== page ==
Politics & Economics

Drought has affected the growth of essential crops in Hasakah, Syria

Syria

The northern regions of Syria were not to be home to a large proportion of the agricultural produce of the country, however, a lack of rain has impeded the agricultural sector there.

In Syria’s agricultural north-east, the country’s persistent drought has affected the growth of wheat, barley and legumes this year.

Syria’s agricultural growth is reliant on the heavy rains that typically fall between December and February. However, a lack of rain this year has forced farmers to cultivate their land once again to prepare to grow other crops, such as cumin, lentils and chickpeas.

As a consequence of the drought, Syria’s north-east is no longer a key food source for Syria, which has been increasingly reliant on foreign aid deliveries throughout the country’s seven year conflict.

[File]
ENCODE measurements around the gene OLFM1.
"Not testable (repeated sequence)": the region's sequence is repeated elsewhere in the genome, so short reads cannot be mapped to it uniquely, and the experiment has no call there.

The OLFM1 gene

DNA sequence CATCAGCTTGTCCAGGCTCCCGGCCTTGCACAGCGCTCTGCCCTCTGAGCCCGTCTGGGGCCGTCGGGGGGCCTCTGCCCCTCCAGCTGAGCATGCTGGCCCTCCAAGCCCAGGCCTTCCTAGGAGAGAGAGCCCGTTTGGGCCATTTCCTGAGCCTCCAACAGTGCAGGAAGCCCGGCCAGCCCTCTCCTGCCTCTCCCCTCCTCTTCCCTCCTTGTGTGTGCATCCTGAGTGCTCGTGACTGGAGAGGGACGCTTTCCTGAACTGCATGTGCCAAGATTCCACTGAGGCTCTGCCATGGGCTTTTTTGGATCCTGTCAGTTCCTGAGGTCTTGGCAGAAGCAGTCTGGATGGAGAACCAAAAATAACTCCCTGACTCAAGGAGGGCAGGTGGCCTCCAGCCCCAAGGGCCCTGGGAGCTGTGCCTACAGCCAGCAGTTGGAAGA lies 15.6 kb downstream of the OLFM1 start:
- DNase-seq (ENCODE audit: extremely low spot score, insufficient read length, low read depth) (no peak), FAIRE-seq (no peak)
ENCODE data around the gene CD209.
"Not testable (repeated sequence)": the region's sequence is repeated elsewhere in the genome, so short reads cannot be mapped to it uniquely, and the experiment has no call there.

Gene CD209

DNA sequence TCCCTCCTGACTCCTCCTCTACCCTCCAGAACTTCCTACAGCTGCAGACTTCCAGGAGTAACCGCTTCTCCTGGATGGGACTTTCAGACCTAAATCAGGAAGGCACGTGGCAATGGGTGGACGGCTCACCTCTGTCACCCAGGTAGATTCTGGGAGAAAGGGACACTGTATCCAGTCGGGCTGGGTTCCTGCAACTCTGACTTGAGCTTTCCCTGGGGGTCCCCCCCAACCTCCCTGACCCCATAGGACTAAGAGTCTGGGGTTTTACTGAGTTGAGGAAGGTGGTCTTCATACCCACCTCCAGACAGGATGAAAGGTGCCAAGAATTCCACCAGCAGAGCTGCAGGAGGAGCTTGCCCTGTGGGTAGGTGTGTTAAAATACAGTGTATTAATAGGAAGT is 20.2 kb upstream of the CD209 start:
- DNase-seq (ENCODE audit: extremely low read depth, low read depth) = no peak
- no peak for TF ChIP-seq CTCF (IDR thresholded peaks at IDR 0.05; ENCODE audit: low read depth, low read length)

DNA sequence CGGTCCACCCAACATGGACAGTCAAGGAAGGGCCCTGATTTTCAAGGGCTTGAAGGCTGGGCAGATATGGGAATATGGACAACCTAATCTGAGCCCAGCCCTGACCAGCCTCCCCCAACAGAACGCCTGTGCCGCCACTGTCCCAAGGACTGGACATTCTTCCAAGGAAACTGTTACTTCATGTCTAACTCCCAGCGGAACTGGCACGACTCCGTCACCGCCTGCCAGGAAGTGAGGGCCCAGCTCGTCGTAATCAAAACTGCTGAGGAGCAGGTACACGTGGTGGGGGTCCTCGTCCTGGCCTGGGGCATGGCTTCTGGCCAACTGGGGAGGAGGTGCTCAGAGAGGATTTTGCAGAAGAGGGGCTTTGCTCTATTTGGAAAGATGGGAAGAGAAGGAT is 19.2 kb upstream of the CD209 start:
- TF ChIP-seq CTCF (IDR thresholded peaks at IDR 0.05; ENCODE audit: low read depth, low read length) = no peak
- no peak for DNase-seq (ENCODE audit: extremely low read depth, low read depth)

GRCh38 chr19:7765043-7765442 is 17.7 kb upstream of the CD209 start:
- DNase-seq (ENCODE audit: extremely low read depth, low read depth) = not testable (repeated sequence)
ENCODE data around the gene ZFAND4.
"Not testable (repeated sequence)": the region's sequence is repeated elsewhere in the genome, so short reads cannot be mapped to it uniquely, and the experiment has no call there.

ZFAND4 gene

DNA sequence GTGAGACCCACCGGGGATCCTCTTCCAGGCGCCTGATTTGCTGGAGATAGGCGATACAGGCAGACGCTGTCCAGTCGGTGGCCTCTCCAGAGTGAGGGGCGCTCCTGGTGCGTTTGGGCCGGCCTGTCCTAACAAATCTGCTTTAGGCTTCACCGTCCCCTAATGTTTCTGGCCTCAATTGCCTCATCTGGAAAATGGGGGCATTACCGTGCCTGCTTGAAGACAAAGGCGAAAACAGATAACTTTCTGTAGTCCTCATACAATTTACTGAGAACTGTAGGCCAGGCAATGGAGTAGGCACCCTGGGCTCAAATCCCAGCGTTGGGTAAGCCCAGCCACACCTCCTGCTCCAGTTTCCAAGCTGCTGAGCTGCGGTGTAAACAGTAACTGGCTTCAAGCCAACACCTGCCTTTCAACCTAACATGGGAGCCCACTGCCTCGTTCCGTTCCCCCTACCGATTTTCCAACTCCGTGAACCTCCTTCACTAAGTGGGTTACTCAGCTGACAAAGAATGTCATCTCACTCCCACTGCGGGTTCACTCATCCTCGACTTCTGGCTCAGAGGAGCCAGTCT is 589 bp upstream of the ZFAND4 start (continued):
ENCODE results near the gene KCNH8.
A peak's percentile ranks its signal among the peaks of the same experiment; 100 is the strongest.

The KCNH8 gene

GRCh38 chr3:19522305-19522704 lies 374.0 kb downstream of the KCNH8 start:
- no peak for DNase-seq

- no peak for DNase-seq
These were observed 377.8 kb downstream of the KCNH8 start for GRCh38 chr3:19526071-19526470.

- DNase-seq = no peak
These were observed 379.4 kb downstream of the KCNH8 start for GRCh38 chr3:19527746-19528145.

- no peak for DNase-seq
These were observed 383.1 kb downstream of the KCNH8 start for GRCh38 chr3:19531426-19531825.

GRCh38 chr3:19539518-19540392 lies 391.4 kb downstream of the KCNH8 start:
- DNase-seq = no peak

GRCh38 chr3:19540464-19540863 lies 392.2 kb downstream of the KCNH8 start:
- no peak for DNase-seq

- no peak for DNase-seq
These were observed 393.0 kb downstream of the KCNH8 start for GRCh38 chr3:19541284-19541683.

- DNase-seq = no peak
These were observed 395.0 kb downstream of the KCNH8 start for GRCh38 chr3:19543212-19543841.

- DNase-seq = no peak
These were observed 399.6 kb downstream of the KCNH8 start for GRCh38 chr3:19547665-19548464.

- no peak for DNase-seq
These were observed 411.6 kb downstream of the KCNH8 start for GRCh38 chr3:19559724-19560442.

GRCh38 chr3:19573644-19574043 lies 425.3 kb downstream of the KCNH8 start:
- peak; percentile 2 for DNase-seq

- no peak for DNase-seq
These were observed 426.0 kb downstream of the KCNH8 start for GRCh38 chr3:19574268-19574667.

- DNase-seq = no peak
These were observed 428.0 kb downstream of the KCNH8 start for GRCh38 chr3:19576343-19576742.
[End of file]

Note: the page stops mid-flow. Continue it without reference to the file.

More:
Syria’s farmers have struggled financially as a result, with many finding it difficult to make ends meet without taking a salary. An increasing number of farmers are leaving their land to seek employment elsewhere, such as in the city of Hasakah, which will have long-standing repercussions throughout the country.

The drought, which has been ongoing since 2006 and has been estimated by scientists to be the region’s worst in 500 years, has caused chronic instability, poverty and unemployment in Syria’s countryside.

In the years preceding the outbreak of the Syrian Conflict in 2011, the drought triggered a mass migration of farming communities in the north-east of the country, which was the worst affected by the drought, who moved to the country’s major economic cities of Aleppo, Homs and Damascus.

The increase in the urban population of Syria’s cities meant that the already strained public services and economic opportunities, particularly for young people, were stretched even further to accommodate the migrating rural population.

Although the country’s rural migration was not the sole cause of the revolution and subsequent war, which began in the southern city of Daraa in March 2011, a city that was largely unaffected by the mass rural migration, it was certainly a contributing factor to the rise in discontent with the Syrian Government at the time.